St. Seraphim of Sarov Orthodox Church
Holy Communion

“Therefore I say unto you, Take no thought for your life, what ye shall eat, or what ye shall drink; nor yet for your body, what ye shall put on. … for your heavenly Father knoweth that ye have need of these things.  But seek ye first the Kingdom of God…” (Mt 6:25-33)  These words of our Lord describe for us the unfailing and abundant provision of God for us.  We give so much of our time and energy and attention to arranging to meet our own worldly needs: food, clothing, shelter, etc.  And yet all this labor and anxiety is unnecessary, for our God, our heavenly Father, knows that we need these things and provides for us even as He provides for the birds of the air and the lilies of the field.  All that we need God will provide.  Here is the first and basic lesson that is contained in these words, that God knows our needs and He provides them.  He does not give us all that we want, but rather He provides for us what we need.  And even if what we want is something we need, He gives it to us in the manner and time and place that He knows will be most beneficial to us.  This requires that we must trust God to provide for us and to abandon our own efforts to provide for ourselves.  If we learn to trust God in this manner and so receive all that He gives us with thanksgiving and contentment, then this will unerringly lead us into His Kingdom.

But there is a more important reason that God provides for us in this manner. He does not do this without reason – He provides for us all that we need in order that we might turn our attention, our time, energy and efforts towards that which is more important.  “Seek ye first,” our Lord says, “the Kingdom of God”  This is where our focus should be – not on the things of this world where all things fall into corruption and pass away, but rather on the things of the Kingdom of God where the treasure that we acquire is eternal and with us even after the world, this universe, has passed away.

In order to understand this saying a little better, let us look at how it worked out in the lives of the saints.  We could certainly point to many saints who received this great provision of God in their lives, however, the dependence upon God is quite clear in the lives of the desert ascetics.  They left the comforts and certainty of the world behind and pursued the Kingdom of God out into the harsh environment of the desert where food, water and even shelter were scarce.  In the desert they found that they were forced to depend upon God for all that was necessary and He did not fail them.  Today we remember one such desert father, Saint Onuphrius the Great.  Seeking the Kingdom of God, St Onuphrius followed his guardian angel out to a place in the desert far removed from the world.  This place was so barren that for a long time the saint “had eaten only earth, and, after that, when he had survived an intense struggle with demonic temptation and when his heart had become utterly established in the love for God, an angel had brought him bread to eat.  And besides that, through God’s gracious providence, a palm tree grew up at one side of his cell, that gave good dates and a spring of water began to flow there.  ‘But especially,’ said the saint, ‘ my food and drink are the sweet words of God.’” (Prologue of Ochrid)  When St Paphnutius, who had found St Onuphrius in the desert, asked whether he had received the Holy Mysteries, St Onuphrius answered that the angel of God brought him Communion every Saturday.  See how God provided not only the needs of this world for St Onuphrius but also provided the sustenance of the Most Holy Body and Most Precious Blood of Christ that is necessary for our salvation.  St Paphnutius, returning from his visit with St Onuphrius, encountered four more young men living the ascetic life.  When he asked them whether they had any chance of receiving the Mysteries, they told him that an angel of God came to them every Saturday and brought them Communion.  St Paphnutius remained with them until the following Saturday and witnessed this himself in the following manner: “When the Saturday dawned, the whole monastery was filled with an indescribable, heavenly fragrance.  While they were at prayer an angel of God in the form of a handsome young man, bright as lightning, appeared with the Holy Gifts.  Paphnutius was terrified and fell to the ground in fear, but they raised him up and he also received Communion at the angle’s hands.” (Prologue of Ochrid).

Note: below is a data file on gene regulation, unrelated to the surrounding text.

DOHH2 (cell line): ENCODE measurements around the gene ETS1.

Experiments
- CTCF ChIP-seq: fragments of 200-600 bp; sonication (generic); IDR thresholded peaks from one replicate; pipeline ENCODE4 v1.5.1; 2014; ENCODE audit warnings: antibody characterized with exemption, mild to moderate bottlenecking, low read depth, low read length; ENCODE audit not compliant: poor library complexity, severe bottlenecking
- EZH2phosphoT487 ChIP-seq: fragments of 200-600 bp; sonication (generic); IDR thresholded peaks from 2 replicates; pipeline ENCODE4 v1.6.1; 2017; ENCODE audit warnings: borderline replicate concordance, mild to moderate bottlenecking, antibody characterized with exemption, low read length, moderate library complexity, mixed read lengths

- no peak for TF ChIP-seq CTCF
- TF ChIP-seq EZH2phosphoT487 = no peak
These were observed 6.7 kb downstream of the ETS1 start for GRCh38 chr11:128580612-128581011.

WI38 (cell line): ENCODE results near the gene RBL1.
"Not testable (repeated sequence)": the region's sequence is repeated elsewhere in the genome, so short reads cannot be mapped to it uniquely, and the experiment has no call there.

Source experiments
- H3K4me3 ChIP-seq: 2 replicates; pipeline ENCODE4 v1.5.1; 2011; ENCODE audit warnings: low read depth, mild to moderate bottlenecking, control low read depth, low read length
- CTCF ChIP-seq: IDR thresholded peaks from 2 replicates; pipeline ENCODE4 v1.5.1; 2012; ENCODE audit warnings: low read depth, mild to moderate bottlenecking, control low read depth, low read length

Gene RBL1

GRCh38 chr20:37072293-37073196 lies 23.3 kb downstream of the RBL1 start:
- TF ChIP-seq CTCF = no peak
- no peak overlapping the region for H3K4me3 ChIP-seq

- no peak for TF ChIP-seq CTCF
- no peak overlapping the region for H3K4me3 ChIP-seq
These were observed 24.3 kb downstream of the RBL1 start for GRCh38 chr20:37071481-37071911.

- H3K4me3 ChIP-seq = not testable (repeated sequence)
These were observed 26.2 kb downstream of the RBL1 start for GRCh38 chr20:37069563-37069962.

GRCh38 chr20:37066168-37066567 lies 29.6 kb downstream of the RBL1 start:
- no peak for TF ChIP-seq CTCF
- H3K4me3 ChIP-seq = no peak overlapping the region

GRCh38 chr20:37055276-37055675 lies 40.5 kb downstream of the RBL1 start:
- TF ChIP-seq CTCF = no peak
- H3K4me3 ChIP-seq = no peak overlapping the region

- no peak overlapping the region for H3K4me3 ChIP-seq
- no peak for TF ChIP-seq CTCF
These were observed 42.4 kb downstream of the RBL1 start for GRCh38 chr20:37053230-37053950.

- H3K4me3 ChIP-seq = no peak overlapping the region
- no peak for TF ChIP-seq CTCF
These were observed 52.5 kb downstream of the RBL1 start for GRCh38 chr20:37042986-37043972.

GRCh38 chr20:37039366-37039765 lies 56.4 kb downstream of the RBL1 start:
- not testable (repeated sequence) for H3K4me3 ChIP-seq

Here we see how God not only provides the worldly necessities for this life, but also provides the heavenly necessities for the life in the Kingdom of God – that is, the Most Holy Body and Most Precious Blood of our Lord Jesus Christ.  Did not our Lord Himself tell us of the importance of this Mystery saying, “Verily, verily, I say unto you, Except ye eat the flesh of the Son of man and drink his blood, ye have no life in you.  Whoso eateth my flesh, and drinketh my blood, hath eternal life; and I will raise him up at the last day.  For my flesh is food indeed and my blood is drink indeed. He that eateth my flesh, and drinketh my blood dwelleth in me and I in him.” (John 6:53-56).  Holy Communion is a necessity of spiritual life and without it, according the very words of our Lord Jesus Christ, there is no life.